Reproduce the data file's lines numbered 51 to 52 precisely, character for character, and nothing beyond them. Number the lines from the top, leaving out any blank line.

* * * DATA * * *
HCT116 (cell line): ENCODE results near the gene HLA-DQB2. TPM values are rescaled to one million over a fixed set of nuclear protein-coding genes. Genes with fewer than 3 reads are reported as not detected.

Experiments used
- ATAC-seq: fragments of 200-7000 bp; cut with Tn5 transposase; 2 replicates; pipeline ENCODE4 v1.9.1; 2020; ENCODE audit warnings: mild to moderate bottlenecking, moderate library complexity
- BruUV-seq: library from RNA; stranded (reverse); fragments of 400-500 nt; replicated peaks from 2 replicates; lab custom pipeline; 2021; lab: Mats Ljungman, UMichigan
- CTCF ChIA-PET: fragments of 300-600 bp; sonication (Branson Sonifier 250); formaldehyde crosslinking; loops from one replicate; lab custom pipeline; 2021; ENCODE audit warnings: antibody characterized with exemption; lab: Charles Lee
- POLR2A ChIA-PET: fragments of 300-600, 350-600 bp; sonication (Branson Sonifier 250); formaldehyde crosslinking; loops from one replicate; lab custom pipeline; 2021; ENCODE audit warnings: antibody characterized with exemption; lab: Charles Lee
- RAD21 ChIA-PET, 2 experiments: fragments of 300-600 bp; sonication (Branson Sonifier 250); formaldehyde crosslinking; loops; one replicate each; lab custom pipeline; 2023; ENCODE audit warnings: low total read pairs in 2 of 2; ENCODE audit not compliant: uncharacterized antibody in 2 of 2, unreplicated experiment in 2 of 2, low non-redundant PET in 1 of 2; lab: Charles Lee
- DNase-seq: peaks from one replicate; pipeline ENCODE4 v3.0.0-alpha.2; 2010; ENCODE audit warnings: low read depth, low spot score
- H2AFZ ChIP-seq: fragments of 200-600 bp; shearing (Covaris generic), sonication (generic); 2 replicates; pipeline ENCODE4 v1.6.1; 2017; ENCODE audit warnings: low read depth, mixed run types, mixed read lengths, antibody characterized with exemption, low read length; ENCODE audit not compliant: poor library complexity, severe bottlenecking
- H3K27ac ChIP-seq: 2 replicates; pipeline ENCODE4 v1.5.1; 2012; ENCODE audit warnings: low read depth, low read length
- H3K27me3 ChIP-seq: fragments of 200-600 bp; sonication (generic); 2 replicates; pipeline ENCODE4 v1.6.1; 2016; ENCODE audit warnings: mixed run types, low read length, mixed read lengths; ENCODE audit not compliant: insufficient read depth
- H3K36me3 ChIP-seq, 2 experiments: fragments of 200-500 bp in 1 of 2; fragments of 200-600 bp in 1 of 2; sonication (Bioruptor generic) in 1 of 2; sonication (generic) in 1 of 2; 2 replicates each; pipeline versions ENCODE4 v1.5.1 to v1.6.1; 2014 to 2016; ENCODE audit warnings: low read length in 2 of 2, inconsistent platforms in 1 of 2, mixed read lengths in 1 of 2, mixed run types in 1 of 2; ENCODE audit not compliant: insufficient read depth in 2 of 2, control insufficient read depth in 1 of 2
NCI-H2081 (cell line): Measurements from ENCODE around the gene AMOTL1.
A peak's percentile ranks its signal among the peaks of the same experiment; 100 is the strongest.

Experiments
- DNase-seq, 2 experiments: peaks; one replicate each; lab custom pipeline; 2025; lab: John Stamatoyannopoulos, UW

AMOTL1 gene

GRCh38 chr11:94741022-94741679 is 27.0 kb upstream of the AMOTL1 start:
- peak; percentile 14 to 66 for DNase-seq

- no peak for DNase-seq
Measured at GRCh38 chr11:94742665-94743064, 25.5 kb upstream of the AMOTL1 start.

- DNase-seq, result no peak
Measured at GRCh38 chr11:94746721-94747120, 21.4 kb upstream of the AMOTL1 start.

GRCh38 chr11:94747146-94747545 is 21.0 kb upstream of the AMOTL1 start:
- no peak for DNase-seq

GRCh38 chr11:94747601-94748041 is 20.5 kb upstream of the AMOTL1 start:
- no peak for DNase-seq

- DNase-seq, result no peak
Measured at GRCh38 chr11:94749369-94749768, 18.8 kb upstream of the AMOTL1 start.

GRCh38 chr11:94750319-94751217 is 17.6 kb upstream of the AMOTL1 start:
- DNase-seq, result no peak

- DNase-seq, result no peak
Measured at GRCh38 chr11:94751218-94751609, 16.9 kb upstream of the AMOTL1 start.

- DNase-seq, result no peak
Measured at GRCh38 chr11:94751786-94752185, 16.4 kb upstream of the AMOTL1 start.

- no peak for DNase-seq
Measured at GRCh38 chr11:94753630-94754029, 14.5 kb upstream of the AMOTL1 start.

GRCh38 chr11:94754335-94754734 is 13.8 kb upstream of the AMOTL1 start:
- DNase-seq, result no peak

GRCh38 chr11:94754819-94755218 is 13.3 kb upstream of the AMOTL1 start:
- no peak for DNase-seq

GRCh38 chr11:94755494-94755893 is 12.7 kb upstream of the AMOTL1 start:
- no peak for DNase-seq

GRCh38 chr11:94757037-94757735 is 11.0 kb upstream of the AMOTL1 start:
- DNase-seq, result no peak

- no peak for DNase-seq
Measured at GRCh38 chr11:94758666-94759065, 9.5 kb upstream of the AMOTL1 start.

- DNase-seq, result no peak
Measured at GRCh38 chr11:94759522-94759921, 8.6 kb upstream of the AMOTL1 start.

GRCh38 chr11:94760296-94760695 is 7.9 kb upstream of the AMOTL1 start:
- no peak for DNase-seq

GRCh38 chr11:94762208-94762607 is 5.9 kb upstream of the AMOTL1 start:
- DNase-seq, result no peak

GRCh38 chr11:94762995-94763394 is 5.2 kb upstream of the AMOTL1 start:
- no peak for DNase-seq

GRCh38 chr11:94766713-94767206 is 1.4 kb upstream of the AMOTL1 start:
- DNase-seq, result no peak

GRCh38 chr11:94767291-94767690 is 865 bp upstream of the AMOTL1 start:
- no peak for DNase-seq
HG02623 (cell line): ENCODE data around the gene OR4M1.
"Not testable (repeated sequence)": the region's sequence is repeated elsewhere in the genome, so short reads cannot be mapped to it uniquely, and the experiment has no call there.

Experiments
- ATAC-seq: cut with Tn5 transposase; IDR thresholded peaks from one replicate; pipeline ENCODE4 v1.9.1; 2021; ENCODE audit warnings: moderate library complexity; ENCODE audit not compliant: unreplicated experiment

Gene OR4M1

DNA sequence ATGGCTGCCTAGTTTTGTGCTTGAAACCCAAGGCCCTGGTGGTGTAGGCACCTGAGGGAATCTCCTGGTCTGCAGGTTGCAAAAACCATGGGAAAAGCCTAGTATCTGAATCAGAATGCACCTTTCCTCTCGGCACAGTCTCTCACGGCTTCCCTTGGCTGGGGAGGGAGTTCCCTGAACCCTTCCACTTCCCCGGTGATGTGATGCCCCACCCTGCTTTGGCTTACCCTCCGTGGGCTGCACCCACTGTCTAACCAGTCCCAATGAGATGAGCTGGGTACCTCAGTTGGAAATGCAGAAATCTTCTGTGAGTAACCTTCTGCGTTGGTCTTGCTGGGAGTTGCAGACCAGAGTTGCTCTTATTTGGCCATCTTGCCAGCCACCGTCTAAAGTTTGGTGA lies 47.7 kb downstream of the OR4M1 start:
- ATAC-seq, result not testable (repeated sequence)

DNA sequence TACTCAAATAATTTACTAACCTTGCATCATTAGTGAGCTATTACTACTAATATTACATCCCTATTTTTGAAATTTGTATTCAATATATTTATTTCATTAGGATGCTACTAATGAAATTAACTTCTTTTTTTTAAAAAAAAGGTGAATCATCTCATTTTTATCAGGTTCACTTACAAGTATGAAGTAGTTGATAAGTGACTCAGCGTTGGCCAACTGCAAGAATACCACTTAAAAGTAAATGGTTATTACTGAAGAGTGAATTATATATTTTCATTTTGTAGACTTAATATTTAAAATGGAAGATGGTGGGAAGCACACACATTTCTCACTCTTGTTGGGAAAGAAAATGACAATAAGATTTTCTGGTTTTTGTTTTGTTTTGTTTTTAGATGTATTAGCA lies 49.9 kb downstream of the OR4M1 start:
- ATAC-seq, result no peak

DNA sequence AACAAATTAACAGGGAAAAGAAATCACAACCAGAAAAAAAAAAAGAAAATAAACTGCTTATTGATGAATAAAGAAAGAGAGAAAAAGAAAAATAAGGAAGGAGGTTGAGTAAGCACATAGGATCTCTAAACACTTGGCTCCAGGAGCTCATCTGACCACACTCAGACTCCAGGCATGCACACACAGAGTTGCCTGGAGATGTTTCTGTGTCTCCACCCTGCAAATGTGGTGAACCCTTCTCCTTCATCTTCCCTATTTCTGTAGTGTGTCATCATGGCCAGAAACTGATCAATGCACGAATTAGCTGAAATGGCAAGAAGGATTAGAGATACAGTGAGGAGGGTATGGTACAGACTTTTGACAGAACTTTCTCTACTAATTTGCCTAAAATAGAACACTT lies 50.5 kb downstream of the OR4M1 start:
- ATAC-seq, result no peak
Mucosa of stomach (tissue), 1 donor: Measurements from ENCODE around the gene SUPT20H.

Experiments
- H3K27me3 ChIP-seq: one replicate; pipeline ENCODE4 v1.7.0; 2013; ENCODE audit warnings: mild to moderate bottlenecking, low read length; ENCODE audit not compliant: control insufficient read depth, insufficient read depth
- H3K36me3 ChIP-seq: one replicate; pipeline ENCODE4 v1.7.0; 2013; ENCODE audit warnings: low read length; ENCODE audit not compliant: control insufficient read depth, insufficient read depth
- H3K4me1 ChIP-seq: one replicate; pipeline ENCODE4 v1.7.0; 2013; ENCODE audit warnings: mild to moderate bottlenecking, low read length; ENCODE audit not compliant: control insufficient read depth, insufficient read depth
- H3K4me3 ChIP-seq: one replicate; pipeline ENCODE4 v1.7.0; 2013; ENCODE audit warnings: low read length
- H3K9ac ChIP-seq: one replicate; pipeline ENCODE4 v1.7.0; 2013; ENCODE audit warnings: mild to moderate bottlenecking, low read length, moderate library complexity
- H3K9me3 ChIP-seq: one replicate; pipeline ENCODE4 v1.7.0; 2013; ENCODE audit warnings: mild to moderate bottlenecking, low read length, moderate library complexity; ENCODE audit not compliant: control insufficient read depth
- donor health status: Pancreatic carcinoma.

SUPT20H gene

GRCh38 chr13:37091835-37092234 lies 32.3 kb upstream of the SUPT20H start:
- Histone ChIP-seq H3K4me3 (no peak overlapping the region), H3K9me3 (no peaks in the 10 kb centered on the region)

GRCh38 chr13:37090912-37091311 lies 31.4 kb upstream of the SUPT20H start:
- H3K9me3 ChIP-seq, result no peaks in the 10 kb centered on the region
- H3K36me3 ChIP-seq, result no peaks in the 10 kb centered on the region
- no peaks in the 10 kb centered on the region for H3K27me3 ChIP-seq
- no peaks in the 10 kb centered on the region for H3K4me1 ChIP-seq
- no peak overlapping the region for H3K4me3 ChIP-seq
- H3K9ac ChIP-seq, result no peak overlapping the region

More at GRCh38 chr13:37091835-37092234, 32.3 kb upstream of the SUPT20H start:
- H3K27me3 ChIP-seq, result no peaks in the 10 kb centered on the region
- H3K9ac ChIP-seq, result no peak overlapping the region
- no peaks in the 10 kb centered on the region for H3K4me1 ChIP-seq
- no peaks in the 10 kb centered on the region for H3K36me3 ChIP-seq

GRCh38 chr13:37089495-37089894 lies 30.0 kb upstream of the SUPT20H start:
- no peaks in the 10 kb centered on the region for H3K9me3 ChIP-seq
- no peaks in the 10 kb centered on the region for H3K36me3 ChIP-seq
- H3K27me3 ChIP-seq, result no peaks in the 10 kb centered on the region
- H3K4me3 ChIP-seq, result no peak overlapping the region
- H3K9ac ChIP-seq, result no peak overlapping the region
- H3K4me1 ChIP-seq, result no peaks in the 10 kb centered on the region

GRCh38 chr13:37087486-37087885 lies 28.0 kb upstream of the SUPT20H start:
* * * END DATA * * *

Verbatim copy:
- no peak for DNase-seq

GRCh38 chr11:94762208-94762607 is 5.9 kb upstream of the AMOTL1 start: